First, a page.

One possibility that the Cabinet surely must contemplate is the possibility that the solution to Petrotrin’s problems would be to sell the refinery in order to raise enough money to pay off the company’s debts.

It is noteworthy that earlier this month, the prime minister appointed a seven-member committee “to review operations at the company in light of falling revenues, allegations of mismanagement and decreasing oil prices worldwide.”

That committee, which is chaired by Selwyn Lashley, Permanent Secretary, Ministry of Energy & Energy Affairs, is “tasked with making recommendations for restructuring of the company and its first report is scheduled to be submitted on June 1, 2017.”

In other words, if ExxonMobil officials raised the possibility of that oil company acquiring the Petrotrin refinery, would the Prime Minister and the Minister in the Office of the Prime Minister tell the oil officials that subject is out of bounds or would they hear what the ExxonMobil officials have in mind?


How big will the hole be?

Last week, in this space, under the deliberately provocative headline “Is Mr Imbert a zero...or a hero?” it was concluded that the current Minister of Finance, Colm Imbert, had done quite a good job in cutting T&T’s expenditure in the 2016 fiscal year by 17 per cent to $52.23 billion from $63.05 billion, which is the number he started off with on October 5, when he presented the 2016 budget.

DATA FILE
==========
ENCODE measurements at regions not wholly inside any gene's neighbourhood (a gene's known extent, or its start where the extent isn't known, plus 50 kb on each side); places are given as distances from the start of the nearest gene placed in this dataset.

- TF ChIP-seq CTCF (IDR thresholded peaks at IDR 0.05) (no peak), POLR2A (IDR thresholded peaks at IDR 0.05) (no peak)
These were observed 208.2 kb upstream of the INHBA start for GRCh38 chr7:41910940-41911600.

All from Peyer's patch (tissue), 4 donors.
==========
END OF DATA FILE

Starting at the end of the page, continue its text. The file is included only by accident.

It was argued in that commentary that Mr Imbert cut $11 billion from the country’s total expenditure “without drawing much attention to that fact and with relatively little public fallout.”

Most of $10.82 billion that was cut from the 2016 budget came in two areas: the $3.2 billion reduction in transfers and subsidies and the $2.95 billion cut in the allocation for capital expenditure.

It was also argued that Mr Imbert was forced to reduce the central government’s expenditure by 17 per cent because T&T’s revenue for 2016 was about 25 per less than had been originally projected, dropping to $44.94 billion from $60.29 billion contained in the 2016 budget speech.

Interestingly, the 2017 Estimates of Revenue indicates that the administration projects that it would receive $38.05 billion in tax revenue during the fiscal year, comprising $29.9 billion in tax revenue and $8.12 billion in non-tax revenue.

T&T’s current account expenditure in 2017 is projected to be $50.56 billion while its expenditure on the capital account is estimated to be $6 billion. The capital account expenditure comprises $2.47 billion for the development programme and $3.53 billion in capital repayments and sinking fund contributions.

That leaves T&T with a fiscal hole of $12.5 billion, which Mr Imbert has already signalled will be financed with $6 billion in debt, with the balance coming from drawdowns from the Heritage and Stabilisation and one-off transactions.

But if the Government only received $7.98 billion for the first quarter of the 2017 fiscal year, does that mean that it could collect $32 billion in total revenue, leaving it with an $18 billion hole?

And if the hole is $18 billion, what measures will the Minister of Finance have to take to collect that money?